Other Apps From Chinese Developers Are Also at Risk theguardian.com

Amy Hawkins and Helen Davidson, the Guardian:

In theory, many of the accusations that have been levelled against TikTok – such as that it is bad for children’s mental health or engages in censorship of political topics – should be less applicable to other Chinese apps that are popular in the west. Fast fashion and cheap cosmetics are less controversial than algorithmically delivered content that is seen as shaping young minds. And shopping apps like Temu and Shein are dependent on physical supply chains, so they are less able to change or mask their Chinese links.

But US lawmakers have warned that any Chinese-owned apps could be vulnerable to data privacy breaches or interference from the Chinese Communist party.

This was one of the problems with last month’s TikTok hearing: the lack of focus muddied any substantive discussion which may have accidentally occurred. Because some lawmakers were preoccupied with the effects of social media on the health of children, their questions to TikTok’s CEO were a mix of legitimate worries about all social media apps, private parenting concerns, and moral panic.1 Others spent time questioning the influence of the Chinese government, with one representative calling the app a “Chinese spy balloon in your pocket”.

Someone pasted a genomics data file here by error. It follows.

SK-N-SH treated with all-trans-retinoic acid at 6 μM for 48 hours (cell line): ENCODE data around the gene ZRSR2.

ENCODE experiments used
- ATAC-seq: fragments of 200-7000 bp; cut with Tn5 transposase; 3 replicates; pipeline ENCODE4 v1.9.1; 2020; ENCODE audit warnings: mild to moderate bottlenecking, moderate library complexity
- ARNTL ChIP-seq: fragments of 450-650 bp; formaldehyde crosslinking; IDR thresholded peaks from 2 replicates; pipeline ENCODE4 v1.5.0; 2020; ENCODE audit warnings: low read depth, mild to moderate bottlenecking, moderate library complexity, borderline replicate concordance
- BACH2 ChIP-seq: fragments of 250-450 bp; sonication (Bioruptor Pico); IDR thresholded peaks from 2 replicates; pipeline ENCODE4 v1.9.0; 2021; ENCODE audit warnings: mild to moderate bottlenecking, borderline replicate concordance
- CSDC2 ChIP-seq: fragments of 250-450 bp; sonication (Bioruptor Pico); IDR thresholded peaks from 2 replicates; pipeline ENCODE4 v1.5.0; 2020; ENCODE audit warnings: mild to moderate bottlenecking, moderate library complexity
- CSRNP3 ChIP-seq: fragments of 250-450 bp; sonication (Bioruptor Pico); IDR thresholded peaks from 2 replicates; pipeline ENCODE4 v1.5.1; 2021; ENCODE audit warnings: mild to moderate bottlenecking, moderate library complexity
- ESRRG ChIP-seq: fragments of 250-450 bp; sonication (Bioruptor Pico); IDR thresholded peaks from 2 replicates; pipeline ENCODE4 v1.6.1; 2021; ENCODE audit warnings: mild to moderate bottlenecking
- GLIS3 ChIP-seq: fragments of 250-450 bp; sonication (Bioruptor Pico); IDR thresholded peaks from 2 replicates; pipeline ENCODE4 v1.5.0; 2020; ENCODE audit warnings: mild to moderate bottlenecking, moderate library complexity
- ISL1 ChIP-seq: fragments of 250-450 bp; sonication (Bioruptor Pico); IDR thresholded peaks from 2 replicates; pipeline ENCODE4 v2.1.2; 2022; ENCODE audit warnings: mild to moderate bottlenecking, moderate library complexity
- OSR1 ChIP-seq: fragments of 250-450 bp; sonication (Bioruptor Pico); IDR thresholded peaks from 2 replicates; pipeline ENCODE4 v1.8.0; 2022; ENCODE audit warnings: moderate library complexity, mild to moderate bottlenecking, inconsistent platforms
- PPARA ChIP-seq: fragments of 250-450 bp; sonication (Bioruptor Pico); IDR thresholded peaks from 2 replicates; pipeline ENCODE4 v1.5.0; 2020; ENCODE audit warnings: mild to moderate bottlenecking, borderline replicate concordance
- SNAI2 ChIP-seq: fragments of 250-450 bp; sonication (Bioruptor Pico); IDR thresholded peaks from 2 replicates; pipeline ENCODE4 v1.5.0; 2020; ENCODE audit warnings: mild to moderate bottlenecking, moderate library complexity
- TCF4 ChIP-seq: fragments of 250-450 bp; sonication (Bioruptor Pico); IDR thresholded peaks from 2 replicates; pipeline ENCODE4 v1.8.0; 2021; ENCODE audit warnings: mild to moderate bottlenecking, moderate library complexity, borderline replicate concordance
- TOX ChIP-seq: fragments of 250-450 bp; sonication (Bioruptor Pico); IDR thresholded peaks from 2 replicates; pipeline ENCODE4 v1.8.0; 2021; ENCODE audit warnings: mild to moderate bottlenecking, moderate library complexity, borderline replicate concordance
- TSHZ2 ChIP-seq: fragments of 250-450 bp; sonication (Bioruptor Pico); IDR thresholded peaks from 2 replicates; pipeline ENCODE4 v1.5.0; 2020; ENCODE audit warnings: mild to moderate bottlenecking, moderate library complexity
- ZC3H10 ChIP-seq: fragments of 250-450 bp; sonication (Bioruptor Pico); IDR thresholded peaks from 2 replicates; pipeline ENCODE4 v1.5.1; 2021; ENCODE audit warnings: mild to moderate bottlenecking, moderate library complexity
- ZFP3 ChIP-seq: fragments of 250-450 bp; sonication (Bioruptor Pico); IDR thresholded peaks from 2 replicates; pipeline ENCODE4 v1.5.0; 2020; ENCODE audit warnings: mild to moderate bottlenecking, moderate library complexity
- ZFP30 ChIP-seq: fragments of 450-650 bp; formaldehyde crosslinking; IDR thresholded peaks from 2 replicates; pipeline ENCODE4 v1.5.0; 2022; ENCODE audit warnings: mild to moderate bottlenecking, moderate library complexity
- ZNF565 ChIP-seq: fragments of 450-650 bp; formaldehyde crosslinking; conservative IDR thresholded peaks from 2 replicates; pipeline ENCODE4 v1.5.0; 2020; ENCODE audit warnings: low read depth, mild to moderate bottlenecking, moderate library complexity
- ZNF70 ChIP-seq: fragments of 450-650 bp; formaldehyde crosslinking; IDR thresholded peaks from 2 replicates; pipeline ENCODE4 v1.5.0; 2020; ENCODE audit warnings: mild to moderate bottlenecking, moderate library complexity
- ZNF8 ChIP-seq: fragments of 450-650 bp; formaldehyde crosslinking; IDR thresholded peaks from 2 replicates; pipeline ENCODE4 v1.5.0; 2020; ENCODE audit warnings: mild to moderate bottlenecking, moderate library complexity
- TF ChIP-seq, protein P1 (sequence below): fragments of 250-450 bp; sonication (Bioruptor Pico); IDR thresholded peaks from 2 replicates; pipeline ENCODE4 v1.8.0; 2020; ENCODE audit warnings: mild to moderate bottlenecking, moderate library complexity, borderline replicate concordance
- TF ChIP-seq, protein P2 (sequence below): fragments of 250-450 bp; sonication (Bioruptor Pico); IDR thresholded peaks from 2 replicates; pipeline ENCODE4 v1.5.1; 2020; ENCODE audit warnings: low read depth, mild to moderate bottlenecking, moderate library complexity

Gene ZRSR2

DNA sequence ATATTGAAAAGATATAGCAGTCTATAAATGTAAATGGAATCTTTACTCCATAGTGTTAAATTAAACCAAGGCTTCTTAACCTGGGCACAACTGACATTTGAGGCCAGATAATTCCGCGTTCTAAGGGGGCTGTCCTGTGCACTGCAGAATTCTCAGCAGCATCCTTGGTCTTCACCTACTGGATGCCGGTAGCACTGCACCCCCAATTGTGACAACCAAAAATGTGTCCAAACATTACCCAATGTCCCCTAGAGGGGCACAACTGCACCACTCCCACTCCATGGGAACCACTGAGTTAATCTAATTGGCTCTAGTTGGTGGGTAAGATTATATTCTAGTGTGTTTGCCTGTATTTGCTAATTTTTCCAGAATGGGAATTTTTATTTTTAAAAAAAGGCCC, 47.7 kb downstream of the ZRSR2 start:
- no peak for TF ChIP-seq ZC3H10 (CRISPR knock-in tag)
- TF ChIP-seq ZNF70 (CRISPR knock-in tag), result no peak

Setting aside the questionable logic of that metaphor, if privacy and security are topics of concern, banning individual apps is a laughable countermeasure. Not only will it be an extraordinary amount of work — especially with all the time the government will spend in court because of how it is legally dubious — but it will be useless so long as the United States lacks strong privacy legislation.

By the way, though this Guardian article and, therefore, my response are focused on the U.S., it applies similarly to countries around the world, including the one I live in. The something we have here is better than nothing, but it is nowhere near as effective as it needs to be. The question is whether the Canadian government will grow a spine and prohibit things which will necessarily render some parts of our digital economy unviable.

  1. The recently passed bill in Montana which, upon being enacted, will ban TikTok in the state contains this excellent preamble:

    WHEREAS, TikTok fails to remove, and may even promote, dangerous content that directs minors to engage in dangerous activities, including but not limited to throwing objects at moving automobiles, taking excessive amounts of medication, lighting a mirror on fire and then attempting to extinguish it using only one’s body parts, inducing unconsciousness through oxygen deprivation, cooking chicken in NyQuil, pouring hot wax on a user’s face, attempting to break an unsuspecting passerby’s skull by tripping him or her into landing face first into a hard surface, placing metal objects in electrical outlets, swerving cars at high rates of speed, smearing human feces on toddlers, licking doorknobs and toilet seats to place oneself at risk of contracting coronavirus, attempting to climb stacks of milkcrates, shooting passersby with air rifles, loosening lug nuts on vehicles, and stealing utilities from public places […]

    Moral panic as law. Many of these either predate TikTok or are complete fiction↥︎